The Lisbon Strategy and the EU's structural productivity problem
The structural nature of the EU's productivity downturn is confirmed by the analysis in this paper, with the bulk of the deterioration emanating from an outdated and inflexible industrial structure which has been slow to adapt to the intensifying pressures of globalisation and rapid technological change. The EU's productivity problems are driven by the combined effect ofan excessive focus on low and medium-technology industries (with declining productivity growth rates and a globalisation-induced contraction in investment levels); an inability to seriously challenge the US's dominance in large areas of the ICT industry, as reflected in the relatively small size of its ICT production sector; and finally, its apparent slowness in reaping the productivity enhancing benefits of ICT in a range of ICT-using industries, although measurement issues severely complicate an assessment of the gains from ICT production and diffusion.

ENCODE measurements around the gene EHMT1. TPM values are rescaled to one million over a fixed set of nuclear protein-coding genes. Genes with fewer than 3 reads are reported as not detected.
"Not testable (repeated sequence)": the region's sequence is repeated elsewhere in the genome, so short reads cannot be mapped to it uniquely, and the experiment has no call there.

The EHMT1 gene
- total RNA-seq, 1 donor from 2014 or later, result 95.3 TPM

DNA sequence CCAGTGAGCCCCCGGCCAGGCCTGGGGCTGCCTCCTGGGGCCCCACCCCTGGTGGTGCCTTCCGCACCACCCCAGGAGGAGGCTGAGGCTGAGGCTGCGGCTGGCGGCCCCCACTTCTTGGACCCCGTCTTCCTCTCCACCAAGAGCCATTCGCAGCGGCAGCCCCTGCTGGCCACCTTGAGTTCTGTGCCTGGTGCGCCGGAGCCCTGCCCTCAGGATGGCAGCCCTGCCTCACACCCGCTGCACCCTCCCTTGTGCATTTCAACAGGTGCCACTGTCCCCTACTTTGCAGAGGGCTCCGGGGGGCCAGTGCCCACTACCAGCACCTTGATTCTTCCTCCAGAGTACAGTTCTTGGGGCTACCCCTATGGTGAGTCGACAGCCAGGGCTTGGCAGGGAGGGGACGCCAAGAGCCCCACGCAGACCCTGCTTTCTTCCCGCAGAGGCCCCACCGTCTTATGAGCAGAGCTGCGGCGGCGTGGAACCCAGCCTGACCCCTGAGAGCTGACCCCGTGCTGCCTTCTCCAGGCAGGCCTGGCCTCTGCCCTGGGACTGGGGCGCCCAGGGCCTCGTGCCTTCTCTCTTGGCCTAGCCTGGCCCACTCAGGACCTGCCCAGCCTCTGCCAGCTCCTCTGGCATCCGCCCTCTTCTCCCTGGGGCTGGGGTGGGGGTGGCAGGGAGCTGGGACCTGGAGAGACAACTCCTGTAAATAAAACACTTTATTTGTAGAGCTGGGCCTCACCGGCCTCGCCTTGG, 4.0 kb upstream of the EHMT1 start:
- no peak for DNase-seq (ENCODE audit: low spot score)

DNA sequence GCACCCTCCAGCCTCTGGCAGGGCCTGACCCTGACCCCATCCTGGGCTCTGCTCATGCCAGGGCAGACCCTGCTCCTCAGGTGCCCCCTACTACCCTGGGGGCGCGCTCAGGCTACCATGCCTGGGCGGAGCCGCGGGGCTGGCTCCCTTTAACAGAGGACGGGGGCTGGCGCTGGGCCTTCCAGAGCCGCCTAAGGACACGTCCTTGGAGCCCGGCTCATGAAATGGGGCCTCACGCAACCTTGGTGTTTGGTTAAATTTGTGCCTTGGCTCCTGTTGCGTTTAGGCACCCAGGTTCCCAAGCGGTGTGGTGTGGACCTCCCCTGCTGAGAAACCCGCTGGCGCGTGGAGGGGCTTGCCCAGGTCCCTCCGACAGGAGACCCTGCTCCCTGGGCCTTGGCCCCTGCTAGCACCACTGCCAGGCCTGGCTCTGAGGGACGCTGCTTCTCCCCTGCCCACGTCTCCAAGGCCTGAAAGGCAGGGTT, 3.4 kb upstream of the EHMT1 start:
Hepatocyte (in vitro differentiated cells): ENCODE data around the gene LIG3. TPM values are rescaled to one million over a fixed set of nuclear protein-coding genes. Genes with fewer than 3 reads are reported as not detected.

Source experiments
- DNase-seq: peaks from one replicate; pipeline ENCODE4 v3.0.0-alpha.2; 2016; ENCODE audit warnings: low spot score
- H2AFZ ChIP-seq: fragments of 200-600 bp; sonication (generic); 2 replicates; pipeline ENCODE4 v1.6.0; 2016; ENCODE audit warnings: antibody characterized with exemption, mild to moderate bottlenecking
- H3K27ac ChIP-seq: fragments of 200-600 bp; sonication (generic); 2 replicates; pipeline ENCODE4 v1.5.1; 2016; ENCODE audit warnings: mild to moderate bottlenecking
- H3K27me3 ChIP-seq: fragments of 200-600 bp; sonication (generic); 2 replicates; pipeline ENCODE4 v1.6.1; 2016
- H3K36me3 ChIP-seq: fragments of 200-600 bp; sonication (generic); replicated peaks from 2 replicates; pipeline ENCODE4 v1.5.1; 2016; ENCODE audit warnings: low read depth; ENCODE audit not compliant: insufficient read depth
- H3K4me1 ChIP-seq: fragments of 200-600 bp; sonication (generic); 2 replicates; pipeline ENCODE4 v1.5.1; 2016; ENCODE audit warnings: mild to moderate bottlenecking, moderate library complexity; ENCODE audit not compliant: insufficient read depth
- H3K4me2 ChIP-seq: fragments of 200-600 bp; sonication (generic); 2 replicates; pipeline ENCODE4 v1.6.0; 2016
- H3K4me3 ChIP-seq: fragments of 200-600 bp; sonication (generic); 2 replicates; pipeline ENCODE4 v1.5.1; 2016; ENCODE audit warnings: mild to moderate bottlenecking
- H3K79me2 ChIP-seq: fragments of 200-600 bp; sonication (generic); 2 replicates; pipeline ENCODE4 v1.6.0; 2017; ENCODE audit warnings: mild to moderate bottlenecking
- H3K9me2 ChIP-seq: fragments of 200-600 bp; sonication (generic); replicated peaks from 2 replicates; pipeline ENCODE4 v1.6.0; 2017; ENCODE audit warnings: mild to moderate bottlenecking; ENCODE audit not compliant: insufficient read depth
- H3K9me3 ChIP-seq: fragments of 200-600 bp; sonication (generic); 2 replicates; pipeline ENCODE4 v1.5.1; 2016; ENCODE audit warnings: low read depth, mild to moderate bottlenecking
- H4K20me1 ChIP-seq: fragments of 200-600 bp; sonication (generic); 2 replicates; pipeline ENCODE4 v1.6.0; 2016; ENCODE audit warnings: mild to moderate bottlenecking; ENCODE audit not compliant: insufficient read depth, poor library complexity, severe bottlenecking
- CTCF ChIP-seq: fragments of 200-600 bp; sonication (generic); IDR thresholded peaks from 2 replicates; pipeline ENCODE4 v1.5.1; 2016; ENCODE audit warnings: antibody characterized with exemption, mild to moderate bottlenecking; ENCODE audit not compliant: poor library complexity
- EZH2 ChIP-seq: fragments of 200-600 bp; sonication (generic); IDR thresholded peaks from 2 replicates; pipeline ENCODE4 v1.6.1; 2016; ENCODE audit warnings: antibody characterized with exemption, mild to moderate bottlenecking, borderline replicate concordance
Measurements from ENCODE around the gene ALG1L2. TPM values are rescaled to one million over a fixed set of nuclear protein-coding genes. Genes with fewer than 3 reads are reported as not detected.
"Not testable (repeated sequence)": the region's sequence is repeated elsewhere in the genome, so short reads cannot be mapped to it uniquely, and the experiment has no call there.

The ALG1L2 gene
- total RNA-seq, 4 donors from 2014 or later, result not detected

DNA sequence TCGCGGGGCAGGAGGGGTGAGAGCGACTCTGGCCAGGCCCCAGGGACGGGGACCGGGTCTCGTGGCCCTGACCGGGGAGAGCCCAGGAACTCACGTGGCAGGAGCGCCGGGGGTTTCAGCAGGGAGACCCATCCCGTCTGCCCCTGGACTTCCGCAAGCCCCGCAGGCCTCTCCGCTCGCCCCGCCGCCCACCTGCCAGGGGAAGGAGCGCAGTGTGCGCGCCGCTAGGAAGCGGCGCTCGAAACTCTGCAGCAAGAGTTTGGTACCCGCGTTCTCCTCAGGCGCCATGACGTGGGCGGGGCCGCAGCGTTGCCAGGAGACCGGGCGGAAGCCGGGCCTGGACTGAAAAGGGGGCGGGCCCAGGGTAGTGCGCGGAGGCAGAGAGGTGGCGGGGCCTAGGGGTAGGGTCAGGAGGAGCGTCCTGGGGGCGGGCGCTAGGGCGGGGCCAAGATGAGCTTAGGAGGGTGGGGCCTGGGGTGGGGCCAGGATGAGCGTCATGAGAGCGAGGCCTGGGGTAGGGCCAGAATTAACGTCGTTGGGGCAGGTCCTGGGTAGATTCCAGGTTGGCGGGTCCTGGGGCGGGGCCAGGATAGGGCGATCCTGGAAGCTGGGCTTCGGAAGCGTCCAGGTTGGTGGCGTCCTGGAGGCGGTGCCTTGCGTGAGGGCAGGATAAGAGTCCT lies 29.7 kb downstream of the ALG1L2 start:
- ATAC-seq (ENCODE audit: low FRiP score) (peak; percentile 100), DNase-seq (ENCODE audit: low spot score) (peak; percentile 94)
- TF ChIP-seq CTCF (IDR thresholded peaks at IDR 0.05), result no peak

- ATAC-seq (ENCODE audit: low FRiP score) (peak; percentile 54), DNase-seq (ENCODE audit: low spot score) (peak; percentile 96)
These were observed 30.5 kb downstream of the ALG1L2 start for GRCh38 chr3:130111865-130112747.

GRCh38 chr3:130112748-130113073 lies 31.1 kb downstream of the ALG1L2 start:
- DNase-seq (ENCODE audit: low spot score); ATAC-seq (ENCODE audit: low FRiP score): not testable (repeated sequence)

|Date of creation:||Feb 2005|
|Contact details of provider:|| Postal: Inter-institutional relations and communication Unit, B-1049 Brussels|
Fax: +32 2 298.08.23
Web page: https://ec.europa.eu/info/departments/economic-and-financial-affairs_en
More information through EDIRC
When requesting a correction, please mention this item's handle: RePEc:euf:ecopap:0221. See general information about how to correct material in RePEc.
For technical questions regarding this item, or to correct its authors, title, abstract, bibliographic or download information, contact: (ECFIN INFO)
If references are entirely missing, you can add them using this form.